This chord led functional piece of techno was one of the true highlights on – lets face it- what was a bit of a quiet year on the release side for the Soma imprint, but after some 18 plus years you’re allowed a bit of down time.

2010. Silicone Soul – Hurt People Hurt People (Bearweasel remix)

The right on heroes had a string of releases over the decade on Soma. This Bearwasel remix was the head-to version with its stripped back Chi-Town groove.


With a year full releases from huge names like Deepchord, Harvey McKay and Funk D’Void . Little known Perth based, Aussie., Joe Starwarz’ atmospheric, beatless, chillout soundscape sticks out as a bit of a mild-card in the sea of techno and house.


Rod Modell and Mike Schommer are Detroit based producers that have had a long and fruitful history with Soma, making releasing a steady stream of high quality dub techno in the vein of Basic Channel.  This particular piece is a rather summery number compared to their usual signature hibernal sound-scape.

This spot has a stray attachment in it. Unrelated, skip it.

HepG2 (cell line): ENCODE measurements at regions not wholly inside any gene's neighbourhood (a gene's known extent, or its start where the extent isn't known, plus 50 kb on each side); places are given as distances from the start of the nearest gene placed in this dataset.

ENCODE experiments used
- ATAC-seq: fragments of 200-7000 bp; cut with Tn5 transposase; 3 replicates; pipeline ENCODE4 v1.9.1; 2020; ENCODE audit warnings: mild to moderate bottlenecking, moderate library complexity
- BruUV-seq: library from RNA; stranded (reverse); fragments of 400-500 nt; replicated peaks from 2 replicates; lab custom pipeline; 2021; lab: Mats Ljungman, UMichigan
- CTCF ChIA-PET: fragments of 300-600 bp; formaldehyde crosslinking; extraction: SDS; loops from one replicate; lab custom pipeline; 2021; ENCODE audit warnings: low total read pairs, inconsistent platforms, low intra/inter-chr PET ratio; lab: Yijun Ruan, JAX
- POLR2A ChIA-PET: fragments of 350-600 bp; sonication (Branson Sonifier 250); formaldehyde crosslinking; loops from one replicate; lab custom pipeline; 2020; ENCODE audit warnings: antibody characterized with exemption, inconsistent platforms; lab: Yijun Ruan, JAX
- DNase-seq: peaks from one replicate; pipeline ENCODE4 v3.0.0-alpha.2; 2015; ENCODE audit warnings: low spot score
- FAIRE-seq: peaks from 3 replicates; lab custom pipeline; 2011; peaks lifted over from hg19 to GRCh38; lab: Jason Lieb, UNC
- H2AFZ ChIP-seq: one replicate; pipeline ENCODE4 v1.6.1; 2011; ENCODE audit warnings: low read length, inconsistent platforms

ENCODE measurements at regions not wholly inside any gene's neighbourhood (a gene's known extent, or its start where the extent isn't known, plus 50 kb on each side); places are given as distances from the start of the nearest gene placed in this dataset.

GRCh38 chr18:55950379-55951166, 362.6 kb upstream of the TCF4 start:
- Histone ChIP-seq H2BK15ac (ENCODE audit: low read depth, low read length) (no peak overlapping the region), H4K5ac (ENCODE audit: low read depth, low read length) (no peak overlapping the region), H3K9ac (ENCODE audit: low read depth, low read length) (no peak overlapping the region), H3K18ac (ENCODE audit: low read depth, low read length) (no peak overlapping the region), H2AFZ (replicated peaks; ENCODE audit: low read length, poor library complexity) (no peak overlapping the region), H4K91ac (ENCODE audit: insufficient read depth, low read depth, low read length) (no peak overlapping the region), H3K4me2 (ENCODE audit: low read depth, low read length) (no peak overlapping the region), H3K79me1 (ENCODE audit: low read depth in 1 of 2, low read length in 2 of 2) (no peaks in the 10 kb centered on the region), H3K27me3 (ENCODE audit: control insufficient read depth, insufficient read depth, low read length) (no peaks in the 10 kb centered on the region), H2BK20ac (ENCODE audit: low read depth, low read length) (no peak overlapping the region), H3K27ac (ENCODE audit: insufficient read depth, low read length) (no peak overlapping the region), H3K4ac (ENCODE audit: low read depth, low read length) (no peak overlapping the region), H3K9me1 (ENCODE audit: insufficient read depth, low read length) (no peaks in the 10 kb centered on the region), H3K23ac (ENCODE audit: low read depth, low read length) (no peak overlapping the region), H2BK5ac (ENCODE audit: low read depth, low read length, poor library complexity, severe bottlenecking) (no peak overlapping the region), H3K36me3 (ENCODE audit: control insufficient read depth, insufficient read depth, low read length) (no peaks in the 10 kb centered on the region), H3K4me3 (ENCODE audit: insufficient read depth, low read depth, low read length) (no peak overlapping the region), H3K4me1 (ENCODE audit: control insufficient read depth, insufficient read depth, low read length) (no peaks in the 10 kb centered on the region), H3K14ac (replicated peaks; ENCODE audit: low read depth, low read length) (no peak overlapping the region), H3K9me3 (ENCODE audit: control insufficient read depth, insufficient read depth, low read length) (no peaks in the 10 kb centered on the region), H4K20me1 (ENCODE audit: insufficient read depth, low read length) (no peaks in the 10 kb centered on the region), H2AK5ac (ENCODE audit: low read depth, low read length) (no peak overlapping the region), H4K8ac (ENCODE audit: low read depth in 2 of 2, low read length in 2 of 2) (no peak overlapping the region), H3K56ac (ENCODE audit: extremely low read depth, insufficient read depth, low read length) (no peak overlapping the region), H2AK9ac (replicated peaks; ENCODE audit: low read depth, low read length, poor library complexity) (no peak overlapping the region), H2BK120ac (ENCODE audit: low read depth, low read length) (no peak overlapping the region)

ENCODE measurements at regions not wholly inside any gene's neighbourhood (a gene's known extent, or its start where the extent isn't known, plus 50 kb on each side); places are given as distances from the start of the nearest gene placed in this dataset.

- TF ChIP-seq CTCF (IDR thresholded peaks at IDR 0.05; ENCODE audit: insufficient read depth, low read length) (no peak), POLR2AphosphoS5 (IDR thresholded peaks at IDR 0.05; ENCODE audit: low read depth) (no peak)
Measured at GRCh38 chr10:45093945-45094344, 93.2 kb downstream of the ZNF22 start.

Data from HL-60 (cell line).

Long time friend of the Soma imprint, Gary Beck is famed for his ‘nails’ techno but his housier offerings still carry a certain urgency, building like your paranoia in an after party where you don’t know anyone. That’s just an off the cuff metaphor, but an apt one, nonetheless.
This cut was taken from Beck’s first and only studio album of the same name.

2014. Slam – Rotary

Articulated agro-house from the label curators who at this point have had 3 LP’s and countless (I can’t be arsed counting) singles and remixes. Interesting thing about these veteran producers is many of them lose their shine as time goes on. Slam haven’t needed a second wind, smashing out floor-rippers like this.


The London born techno engine, Dax J has a reputation for urgent, pounding grooves for cavernous venues across the continent. Memories of punishing eardrums and bended bodies in the early hours of sunday mornings of Berghain and Gashouder.


What Soma have been really good at of late is putting out the big room techno sound alongside the likes of Cocoon and the signature is truly etched into this dark, arpeggiated floor-quaker from Birmingham’s queen of the warehouse, Rebekah.

The full playlist is available on our One Tribe YouTube Channel. Please subscribe for upcoming interviews, mixes and tracks from our artists, not to mention yet more thorough playlists.